In addition to owning the garage, Harry took ownership of the Tudor Cafe which was housed in the Gatehouse building and owned by Arthur Gilbert. The building had at one time been part of the Wivenhoe Hall estate. and was attached to the site and then owned by Arthur Gilbert.
The family lived in the upper part of the house and the lower floor was the Tudor Café. Harry also had a third garage in Sudbury.
Cedric Peck – Cedrics Garage
When Cedric married Kathleen Smith in 1930 they ran the garage together, working long hours. They had 3 children: Valerie, Raymond and Graham. Raymond and Graham were to take over the running of the garage when their father retired.
The garage had 4 hand operated petrol pumps. At that time petrol was priced at eight pence a gallon. I wonder how much it cost to fill a car up with petrol? Probably a sight less than it would cost today! But then again the average wage in the early 1930s for an agricultural labourer was approx. £2 a week, working 50 hours, and for a building labourer, it was approx. a little over £3 a week.
There were only 3 cars in Wivenhoe at that time, probably owned by the doctor and those with money to buy such a luxury.
With so few cars in the area it would have been good sense to expand the business.
Even the front of the garage was made to look eye catching by putting in flower beds and revolving lighthouses. There was also an Angus Sanderson car which was for hire on the forecourt.
There was a Rolls Royce which was commandeered by the army for use as an ambulance during the war.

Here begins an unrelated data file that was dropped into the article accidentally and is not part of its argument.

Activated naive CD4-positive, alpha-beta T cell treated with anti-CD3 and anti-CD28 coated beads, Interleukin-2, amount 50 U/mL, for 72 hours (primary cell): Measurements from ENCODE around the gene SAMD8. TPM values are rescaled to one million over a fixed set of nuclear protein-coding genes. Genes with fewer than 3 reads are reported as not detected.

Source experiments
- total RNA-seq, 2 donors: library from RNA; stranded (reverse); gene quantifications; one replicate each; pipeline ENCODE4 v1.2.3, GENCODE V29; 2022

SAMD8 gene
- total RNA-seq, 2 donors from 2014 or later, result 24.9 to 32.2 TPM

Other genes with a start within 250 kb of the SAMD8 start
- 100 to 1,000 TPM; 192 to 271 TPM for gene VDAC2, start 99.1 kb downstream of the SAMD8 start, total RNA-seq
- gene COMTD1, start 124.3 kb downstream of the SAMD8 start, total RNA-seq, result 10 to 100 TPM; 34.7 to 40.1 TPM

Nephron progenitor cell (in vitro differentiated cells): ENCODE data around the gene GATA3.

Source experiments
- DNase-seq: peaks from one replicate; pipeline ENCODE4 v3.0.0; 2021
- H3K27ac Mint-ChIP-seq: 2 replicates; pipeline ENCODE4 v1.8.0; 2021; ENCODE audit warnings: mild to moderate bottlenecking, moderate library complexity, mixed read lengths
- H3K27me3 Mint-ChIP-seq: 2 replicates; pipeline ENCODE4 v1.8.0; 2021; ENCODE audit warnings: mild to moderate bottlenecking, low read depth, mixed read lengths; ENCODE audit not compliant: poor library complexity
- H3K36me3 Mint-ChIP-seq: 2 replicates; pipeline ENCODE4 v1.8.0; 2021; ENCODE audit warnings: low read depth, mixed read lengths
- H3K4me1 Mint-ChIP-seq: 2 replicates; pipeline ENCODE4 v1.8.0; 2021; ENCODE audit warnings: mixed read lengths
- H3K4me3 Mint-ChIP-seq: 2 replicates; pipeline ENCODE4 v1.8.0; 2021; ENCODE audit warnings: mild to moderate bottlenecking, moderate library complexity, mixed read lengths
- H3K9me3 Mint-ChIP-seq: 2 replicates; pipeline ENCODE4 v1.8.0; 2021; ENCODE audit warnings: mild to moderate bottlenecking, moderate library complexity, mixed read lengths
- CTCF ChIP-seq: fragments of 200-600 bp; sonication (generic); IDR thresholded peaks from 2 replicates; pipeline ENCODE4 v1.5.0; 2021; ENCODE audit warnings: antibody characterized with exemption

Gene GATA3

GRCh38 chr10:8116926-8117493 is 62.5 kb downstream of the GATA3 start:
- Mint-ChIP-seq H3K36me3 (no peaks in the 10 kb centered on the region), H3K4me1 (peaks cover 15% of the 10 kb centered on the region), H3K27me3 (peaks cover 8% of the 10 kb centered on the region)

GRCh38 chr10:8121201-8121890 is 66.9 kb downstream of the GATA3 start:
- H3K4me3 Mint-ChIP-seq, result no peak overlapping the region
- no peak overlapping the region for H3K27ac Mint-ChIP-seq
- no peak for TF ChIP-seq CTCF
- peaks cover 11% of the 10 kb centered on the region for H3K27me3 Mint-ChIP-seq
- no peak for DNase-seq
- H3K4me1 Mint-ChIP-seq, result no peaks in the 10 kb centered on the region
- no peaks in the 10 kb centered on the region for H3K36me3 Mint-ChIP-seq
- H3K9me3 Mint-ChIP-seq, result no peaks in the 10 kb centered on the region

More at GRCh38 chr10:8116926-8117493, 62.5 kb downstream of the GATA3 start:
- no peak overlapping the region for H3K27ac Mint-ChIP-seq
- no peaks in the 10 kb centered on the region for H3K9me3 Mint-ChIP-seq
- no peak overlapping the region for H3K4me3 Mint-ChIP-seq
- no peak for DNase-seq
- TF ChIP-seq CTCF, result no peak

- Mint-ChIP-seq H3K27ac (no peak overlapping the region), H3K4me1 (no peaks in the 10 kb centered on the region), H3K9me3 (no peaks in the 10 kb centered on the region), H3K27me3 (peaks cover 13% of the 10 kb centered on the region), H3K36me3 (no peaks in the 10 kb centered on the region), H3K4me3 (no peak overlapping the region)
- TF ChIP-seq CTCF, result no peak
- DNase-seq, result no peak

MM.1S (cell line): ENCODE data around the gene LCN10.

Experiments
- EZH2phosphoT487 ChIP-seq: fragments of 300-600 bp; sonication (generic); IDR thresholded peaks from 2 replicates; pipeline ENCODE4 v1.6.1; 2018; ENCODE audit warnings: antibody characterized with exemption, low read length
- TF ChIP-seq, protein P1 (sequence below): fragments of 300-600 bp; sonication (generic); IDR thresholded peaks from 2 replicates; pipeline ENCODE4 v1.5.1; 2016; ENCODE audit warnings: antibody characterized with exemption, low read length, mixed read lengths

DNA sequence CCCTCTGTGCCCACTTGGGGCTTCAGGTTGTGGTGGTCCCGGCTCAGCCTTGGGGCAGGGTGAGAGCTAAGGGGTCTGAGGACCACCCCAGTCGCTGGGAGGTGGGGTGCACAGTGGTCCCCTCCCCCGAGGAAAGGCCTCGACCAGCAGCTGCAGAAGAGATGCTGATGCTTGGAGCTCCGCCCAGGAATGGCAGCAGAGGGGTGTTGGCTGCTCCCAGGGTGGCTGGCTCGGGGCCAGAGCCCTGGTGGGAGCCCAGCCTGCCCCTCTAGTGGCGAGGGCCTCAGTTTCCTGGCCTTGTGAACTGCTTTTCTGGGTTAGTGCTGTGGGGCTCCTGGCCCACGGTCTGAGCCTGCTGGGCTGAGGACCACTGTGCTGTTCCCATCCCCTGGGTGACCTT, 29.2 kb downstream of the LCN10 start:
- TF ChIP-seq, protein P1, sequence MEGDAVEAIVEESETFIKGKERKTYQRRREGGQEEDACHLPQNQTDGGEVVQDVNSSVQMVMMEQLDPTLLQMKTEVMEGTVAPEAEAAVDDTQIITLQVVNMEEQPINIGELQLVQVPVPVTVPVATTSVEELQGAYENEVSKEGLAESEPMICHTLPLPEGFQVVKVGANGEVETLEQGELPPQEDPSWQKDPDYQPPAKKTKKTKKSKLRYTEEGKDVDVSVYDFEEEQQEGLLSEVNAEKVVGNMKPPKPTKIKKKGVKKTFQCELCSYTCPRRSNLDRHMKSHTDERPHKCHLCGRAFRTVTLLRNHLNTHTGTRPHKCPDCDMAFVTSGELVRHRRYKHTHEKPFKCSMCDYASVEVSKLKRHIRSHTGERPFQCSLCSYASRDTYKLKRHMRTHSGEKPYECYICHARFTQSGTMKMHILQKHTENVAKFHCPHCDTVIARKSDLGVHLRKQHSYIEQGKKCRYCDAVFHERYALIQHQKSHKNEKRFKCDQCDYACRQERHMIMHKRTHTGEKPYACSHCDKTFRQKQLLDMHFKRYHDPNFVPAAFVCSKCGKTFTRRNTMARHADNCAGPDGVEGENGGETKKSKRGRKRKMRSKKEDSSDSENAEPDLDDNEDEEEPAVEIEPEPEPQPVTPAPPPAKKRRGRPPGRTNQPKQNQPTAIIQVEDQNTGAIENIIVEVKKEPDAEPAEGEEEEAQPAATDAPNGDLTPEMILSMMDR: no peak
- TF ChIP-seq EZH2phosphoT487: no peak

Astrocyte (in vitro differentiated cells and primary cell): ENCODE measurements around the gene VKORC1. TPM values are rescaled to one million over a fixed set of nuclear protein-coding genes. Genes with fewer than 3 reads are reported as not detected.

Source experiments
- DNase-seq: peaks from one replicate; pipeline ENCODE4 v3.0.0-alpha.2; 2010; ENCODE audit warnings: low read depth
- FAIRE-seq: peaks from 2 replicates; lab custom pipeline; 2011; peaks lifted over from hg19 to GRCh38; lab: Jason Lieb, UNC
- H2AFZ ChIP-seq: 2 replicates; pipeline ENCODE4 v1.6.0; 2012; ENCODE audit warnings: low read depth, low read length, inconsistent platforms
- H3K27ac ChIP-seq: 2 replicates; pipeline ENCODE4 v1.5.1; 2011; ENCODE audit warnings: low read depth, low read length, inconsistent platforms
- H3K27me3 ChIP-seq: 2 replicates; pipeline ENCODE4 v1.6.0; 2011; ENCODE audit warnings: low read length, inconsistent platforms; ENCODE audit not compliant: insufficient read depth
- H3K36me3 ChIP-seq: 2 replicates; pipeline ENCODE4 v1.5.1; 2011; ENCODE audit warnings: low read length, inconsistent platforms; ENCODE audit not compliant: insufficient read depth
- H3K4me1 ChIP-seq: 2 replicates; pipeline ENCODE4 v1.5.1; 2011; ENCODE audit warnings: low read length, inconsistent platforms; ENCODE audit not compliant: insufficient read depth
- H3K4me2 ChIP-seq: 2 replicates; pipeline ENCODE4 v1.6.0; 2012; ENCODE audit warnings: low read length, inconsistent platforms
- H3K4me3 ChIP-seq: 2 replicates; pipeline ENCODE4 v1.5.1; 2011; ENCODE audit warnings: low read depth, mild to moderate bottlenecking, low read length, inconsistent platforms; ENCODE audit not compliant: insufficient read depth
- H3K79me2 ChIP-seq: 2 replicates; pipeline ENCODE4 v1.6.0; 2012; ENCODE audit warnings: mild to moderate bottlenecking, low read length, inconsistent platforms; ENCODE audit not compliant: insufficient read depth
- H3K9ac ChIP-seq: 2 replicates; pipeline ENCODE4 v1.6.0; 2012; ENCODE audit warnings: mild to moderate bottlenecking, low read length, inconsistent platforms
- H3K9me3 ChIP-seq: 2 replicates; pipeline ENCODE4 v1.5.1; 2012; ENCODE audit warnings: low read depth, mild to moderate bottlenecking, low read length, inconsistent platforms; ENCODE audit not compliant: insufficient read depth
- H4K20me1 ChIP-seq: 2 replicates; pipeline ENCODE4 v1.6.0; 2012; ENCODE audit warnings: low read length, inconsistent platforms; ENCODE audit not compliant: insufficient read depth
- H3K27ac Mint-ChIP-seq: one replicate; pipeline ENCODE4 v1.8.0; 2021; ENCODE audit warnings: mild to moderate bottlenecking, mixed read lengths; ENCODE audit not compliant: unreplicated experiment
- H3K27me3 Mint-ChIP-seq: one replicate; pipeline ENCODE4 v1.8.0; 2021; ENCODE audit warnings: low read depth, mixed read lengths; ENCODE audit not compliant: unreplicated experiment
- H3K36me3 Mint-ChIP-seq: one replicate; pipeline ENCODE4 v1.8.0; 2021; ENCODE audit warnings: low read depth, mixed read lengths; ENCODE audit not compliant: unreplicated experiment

Expansion into Luxury Coach Hire
After Cedric married Kathleen in 1930, he bought his first coach for £100 which was hired out at £5 a time. It was also used as a school bus when needed. Cedric built up a fleet of 14 coaches by the time he retired.
As the result of a crash, Cedric’s first coach was a write off. He then acquired a 14 seater Rio for £20. Over the years he built up his fleet of coaches, which ranged from 25 seaters to de luxe 57 seaters.
The deluxe coaches were for hire all year round for excursions all over the UK and to many parts of Europe. There were also seven secondhand coaches for hire to construction firms to carry their workforce to and from sites.
As the business expanded a new workshop was built to enable maintenance work to be carried out on site and under cover.
Cedrics wife Kathleen was very much involved in the business from the beginning, working alongside Cedric. During the 2nd World War Cedric served as ground crew with the Royal Air Force Bomber Command, having previously been a member of the Middlesex Yeomanry. During that time, Kathleen ran the garage single-handed while also raising a family. She continued to be involved even after the war.
It was not unusual during those war years to see tanks outside the garage being filled up with petrol as the tank regiment was stationed at Wivenhoe House and reputedly frightened off the fallow deer that were to be found there at that time.
During their leisure time they were members of the Wivenhoe Bowls Club and for a period of time Cedric was President of the Club.
End of an Era, a Celebration and a Sad Loss
Kathleen and Cedric continued to live in the flat above the Tudor tea rooms after they had retired.
Kathleen died on 26th August 1979, at the age of 71. Cedric died on 14th January 1980, aged 74, less than 6 months after Kathleen.
The year before Kathleen died, she and Cedric, along with their family would have been able to enjoy a 50 year milestone, for this is how long they would have been running the garage in 1978.